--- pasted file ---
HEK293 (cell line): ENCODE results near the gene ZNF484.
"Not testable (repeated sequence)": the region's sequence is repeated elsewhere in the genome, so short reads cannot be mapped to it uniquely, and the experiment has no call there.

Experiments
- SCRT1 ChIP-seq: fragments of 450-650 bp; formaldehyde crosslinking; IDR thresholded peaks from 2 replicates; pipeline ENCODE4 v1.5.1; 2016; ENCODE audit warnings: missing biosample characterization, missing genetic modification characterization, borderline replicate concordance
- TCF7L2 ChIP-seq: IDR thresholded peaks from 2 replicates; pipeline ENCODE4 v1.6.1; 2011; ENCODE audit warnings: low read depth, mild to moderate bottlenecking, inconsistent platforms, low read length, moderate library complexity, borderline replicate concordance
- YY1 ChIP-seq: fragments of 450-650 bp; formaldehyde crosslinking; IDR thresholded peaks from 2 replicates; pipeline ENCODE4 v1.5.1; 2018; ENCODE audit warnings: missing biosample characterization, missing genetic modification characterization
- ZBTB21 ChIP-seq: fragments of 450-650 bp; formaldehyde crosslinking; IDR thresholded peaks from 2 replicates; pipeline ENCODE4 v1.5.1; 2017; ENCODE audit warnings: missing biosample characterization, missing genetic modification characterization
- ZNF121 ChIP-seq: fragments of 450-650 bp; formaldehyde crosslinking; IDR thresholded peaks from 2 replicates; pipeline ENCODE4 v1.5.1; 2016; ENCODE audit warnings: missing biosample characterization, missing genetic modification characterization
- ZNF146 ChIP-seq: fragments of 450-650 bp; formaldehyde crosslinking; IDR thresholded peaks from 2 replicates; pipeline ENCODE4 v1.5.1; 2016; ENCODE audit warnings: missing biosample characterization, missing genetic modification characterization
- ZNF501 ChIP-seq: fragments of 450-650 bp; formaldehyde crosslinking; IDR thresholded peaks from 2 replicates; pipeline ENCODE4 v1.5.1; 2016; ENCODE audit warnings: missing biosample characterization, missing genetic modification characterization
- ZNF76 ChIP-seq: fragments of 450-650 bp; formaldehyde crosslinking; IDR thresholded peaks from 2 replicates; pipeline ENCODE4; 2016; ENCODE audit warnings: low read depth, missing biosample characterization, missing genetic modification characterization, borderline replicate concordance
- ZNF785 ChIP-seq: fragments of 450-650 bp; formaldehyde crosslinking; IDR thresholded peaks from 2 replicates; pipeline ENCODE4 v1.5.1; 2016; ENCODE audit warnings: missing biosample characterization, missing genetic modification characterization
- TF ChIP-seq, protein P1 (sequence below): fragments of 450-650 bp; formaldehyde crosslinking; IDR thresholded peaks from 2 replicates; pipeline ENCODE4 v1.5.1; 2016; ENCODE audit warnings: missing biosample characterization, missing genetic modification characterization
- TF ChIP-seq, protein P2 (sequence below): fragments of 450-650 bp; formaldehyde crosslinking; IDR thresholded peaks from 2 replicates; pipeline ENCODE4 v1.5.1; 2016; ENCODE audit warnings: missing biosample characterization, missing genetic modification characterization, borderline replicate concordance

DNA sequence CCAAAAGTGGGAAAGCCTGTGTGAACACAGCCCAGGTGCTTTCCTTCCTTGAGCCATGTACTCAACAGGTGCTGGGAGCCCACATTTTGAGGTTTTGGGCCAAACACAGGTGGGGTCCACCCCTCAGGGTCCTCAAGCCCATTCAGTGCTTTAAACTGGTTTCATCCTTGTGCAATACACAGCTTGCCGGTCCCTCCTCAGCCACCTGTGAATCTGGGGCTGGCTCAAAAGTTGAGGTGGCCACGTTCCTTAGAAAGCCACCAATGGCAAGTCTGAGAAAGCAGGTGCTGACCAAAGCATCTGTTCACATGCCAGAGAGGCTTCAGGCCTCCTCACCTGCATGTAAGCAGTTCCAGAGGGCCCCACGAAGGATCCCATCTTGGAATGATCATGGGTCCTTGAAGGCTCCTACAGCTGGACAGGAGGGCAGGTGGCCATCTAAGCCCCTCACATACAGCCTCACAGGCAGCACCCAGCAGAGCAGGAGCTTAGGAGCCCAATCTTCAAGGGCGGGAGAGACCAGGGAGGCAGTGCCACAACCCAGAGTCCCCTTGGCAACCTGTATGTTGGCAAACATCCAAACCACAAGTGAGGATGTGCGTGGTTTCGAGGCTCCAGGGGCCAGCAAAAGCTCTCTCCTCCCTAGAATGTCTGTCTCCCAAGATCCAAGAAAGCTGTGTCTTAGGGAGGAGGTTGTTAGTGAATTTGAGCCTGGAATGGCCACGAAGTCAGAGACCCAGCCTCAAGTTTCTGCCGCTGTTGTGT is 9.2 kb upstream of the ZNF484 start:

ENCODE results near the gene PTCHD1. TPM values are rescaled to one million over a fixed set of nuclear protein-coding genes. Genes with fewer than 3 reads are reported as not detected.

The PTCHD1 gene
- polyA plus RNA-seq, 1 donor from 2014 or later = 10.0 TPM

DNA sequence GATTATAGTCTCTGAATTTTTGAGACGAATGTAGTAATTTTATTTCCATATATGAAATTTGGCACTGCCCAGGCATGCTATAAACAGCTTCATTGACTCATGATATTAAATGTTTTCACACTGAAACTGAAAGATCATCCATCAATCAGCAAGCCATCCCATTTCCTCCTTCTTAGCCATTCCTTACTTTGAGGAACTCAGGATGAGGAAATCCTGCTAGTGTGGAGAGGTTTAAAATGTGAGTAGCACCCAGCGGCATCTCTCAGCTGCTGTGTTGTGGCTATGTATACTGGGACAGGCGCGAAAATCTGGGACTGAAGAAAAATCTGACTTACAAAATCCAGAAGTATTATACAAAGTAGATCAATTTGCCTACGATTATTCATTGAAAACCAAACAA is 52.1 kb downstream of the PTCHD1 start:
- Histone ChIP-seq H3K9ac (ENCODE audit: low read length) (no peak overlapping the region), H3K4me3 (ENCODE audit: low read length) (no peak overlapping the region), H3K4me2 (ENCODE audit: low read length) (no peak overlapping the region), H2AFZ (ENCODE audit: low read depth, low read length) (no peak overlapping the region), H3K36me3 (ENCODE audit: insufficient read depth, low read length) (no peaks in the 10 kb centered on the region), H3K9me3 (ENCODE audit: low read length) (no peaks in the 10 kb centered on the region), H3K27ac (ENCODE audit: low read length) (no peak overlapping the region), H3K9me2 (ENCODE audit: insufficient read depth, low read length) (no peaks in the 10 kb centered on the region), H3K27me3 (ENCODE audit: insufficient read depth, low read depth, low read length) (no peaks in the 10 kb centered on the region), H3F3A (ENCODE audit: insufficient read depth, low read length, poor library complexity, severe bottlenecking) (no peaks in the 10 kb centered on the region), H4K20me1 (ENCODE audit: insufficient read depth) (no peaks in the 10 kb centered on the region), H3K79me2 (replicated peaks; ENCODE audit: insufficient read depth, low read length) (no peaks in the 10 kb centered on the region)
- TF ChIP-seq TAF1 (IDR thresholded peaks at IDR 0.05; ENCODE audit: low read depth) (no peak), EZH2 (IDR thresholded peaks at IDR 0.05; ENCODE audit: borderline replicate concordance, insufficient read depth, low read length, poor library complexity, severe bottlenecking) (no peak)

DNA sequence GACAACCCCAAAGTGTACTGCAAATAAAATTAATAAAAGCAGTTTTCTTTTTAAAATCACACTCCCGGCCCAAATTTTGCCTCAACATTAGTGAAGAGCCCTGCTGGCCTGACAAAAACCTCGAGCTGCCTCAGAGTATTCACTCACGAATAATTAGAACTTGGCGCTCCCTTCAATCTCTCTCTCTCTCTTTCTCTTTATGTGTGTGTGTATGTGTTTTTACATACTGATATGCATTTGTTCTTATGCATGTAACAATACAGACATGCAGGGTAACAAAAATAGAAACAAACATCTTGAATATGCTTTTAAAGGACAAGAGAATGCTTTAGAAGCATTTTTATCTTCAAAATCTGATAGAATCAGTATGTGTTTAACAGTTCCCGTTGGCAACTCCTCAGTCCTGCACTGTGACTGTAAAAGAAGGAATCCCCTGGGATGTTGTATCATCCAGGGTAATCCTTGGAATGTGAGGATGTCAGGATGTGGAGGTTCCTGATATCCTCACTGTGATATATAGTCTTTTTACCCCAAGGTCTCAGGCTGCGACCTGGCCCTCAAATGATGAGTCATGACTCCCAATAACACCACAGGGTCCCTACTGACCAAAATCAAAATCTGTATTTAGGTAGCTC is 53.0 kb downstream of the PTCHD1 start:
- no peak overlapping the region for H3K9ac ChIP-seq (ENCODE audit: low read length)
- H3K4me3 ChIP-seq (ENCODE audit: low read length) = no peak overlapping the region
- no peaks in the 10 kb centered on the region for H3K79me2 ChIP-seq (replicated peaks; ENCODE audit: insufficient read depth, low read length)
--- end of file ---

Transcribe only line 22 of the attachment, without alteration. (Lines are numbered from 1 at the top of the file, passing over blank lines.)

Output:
DNA sequence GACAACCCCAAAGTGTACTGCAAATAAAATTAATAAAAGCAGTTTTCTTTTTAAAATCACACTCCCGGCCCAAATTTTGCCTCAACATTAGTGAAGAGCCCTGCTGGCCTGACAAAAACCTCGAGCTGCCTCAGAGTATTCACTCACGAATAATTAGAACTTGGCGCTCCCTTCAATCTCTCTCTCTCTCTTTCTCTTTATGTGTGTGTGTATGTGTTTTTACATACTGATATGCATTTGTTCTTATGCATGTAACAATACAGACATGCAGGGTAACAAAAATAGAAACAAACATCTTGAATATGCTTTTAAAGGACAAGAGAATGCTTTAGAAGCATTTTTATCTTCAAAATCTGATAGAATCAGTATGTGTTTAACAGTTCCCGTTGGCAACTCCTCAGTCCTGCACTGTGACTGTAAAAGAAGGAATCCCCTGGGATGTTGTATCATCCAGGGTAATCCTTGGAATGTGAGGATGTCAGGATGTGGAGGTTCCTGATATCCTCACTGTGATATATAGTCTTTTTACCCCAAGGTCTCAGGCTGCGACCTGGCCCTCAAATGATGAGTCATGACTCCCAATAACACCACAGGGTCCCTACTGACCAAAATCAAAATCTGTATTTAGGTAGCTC is 53.0 kb downstream of the PTCHD1 start: